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Mitsubishi Mini-split question re 2 zone condenser operation

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A question for the braintrust here.

I have a Mitsubishi mini-split system for my house.  It's about 3 years old.

The system is: 
1. Mitsubishi MXZ3C30NAHZ2, 30,000 BTU, 3 zone outdoor condenser with hyper-heat.
2. A first floor Mitsubishi MSZFH15NA, 15,000 BTU, indoor wall unit.
3. A second floor Mitsubishi MSZFH09NA, 9,000 BTU, indoor wall unit. 

While I have a pretty good knowledge of residential heating and DHW systems, my knowledge of mini-split condensers is not as deep.

Here is my situation.
I am using 2 zones of the 3 available.  Zone 1 first floor, zone 2 upstairs. 

When I have the air handler for zone 1 in heat mode with the fan blowing warm, and the air handler for zone 2 is powered off, the coil of the zone 2 air handler is warm.  Just as warm as the zone 1 coil.

Is this the proper operation for this system?

My understanding is that each zone on the condenser has a supply line and a return line.  Very much like a residential hydronic system with individual circulators for each heating or DHW zone. Is this accurate? 
 
If that's the case, in the interest of energy conservation, I would think that the condenser would be smart enough to only "energize" the zone calling for heat.

In my case my zone 1 first floor air handler is about 15 feet one way from the condenser unit.  A short, easy run. Not a lot of heat/cooling loss. The zone 2 second floor air handler is about 75 feet one way from the condenser.  It runs outside the house for a bit, then through the cold unfinished attic space, then outside down the other side of the house and into the bedroom.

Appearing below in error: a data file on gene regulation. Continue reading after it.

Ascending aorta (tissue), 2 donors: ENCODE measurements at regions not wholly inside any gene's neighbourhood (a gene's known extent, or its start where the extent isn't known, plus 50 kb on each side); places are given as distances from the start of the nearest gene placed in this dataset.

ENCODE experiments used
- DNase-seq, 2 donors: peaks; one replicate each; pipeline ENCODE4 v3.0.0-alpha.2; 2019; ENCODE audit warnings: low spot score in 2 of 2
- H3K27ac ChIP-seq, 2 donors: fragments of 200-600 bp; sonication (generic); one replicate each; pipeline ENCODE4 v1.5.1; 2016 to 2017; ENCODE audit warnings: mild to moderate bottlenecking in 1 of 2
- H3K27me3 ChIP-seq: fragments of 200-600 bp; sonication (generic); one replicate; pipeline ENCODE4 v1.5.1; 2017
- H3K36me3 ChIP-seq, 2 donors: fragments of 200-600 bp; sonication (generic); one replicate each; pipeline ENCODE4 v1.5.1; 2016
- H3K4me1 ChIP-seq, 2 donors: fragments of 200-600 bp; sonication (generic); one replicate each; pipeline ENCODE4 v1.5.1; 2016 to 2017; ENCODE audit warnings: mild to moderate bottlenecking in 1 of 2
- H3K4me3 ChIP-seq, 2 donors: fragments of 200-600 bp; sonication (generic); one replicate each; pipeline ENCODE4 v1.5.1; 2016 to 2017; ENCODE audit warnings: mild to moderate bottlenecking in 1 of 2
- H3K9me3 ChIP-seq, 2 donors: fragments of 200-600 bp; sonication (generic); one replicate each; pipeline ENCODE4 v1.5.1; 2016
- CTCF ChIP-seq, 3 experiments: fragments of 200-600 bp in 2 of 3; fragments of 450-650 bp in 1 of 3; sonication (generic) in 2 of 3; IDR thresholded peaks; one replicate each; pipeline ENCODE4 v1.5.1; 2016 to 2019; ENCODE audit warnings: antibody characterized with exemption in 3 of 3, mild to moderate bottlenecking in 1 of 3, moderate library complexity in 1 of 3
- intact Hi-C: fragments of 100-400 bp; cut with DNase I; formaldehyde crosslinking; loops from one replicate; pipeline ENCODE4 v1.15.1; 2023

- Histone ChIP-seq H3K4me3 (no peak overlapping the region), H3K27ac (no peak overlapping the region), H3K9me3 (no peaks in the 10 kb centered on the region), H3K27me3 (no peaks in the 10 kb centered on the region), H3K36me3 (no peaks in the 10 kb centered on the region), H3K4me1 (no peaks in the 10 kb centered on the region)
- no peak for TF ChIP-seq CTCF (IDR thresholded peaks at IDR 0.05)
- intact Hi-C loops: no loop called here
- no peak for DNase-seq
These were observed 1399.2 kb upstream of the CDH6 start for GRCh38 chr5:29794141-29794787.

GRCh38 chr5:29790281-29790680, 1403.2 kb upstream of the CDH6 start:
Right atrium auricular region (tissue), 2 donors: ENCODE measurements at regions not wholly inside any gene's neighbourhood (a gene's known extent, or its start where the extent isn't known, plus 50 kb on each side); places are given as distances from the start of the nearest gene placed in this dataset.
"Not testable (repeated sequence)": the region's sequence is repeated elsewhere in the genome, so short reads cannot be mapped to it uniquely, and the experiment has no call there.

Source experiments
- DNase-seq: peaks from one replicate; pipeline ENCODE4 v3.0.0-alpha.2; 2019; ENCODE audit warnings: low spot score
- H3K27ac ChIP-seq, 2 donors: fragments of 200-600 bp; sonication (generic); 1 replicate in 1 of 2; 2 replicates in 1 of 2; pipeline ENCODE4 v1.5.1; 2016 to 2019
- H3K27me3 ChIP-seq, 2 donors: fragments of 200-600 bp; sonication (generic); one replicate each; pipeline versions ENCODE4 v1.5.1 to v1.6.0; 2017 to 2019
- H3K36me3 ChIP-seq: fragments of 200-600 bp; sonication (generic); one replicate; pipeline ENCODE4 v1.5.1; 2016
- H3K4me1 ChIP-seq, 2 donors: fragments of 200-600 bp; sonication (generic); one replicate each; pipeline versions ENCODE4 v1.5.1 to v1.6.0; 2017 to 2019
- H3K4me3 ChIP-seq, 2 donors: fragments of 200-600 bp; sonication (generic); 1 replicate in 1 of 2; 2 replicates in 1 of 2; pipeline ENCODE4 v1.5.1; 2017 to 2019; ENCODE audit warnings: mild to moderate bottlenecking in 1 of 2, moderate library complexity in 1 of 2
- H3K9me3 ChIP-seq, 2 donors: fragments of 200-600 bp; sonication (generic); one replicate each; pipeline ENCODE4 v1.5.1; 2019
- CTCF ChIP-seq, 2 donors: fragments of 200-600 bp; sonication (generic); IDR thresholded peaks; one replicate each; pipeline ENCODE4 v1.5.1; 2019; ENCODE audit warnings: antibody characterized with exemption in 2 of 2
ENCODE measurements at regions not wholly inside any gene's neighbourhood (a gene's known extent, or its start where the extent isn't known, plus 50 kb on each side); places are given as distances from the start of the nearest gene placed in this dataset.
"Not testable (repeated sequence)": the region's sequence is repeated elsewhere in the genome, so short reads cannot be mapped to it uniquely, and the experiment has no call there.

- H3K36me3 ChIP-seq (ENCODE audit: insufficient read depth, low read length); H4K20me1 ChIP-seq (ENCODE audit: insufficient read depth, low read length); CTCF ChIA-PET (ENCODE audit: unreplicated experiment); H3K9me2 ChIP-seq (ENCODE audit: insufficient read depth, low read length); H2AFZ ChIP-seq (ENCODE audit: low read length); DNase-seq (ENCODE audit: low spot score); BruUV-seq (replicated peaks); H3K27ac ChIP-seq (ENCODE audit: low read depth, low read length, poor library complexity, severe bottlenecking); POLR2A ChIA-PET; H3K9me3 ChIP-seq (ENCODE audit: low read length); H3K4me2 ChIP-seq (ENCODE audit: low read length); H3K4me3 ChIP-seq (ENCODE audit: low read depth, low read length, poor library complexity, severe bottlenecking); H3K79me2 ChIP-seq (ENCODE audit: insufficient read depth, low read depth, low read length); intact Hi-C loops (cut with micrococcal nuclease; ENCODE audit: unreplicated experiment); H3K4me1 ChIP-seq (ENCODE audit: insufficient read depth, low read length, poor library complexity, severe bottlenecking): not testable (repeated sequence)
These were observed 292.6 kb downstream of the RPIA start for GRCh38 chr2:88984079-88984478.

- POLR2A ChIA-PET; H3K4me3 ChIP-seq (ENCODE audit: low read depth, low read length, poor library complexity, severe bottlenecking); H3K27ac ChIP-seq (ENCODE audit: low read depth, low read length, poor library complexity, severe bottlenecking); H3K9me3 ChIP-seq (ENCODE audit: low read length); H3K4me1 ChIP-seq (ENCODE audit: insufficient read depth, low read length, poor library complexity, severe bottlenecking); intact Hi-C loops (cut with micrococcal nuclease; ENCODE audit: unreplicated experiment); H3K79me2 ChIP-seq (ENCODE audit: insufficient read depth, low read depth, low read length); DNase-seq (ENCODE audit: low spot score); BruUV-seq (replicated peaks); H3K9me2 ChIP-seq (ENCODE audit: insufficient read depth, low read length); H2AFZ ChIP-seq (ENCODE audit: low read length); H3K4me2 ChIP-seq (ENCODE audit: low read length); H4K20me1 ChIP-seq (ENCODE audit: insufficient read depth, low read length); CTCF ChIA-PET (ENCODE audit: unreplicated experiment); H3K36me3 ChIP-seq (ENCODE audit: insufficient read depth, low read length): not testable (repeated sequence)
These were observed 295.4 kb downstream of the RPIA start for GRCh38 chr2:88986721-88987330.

Even though the lines are insulated lines, I would think there is still some significant heat loss in the zone 2 lines. And then some more in the zone 2 air handler coil, even though it's off. (We keep the bedroom much cooler than the first floor.)

My intuitive guess:  The main condenser supply/output is manifolded to the 3 zone outputs but because there are no individual controls on the zone outputs, it's pretty much a "free for all" for the refrigerant to circulate to both zones. 

How'd I do?

Thanks for any input on this..

Comments

  • pecmsg
    pecmsg Member Posts: 4,893
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    If it feels it needs to release more heat it will operate additional loads. 
    Was this sized for heating or cooling?
    where are you located?
    GGross
  • ratio
    ratio Member Posts: 3,654
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    The refrigerant flow to each head is never stopped completely (for oil return), so the other head will always produce some heat/cooling. You may be able to fiddle with some advanced settings to get the fan to stop completely if it doesn't already.
  • Paul Wolf
    Paul Wolf Member Posts: 38
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    Pecmsg, It was sized for cooling. I am in Southeast NH

    ratio, Re oil flow. This most likely explains what is happening. It just seems to be an inefficient use of energy. Of course I haven't measured what the energy loss is so I really have no idea of the magnitude. Regardless, we LOVE the system and it has saved us a LOT of energy money both in heating and cooling.

    >

    In my case above, the zone 2 unit was powered off (by the remote) fan in zone 2 is was not on when I felt the zone 2 coil. They were just warm. The downstairs (zone 1) fan was deliberately on.

    Thanks to both of you for the replies. I really appreciate them.
  • pecmsg
    pecmsg Member Posts: 4,893
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    That’s the extra refrigerant flow. 
  • HVACNUT
    HVACNUT Member Posts: 5,865
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    The system charge is for 30K BTU. When say only the 15K unit is running, that extra refrigerant isn't waiting in a storage closet. It's still in the system and must be distributed.
    There is no energy loss. Whatever heat is lost at the unit not being used is only going to the heated space.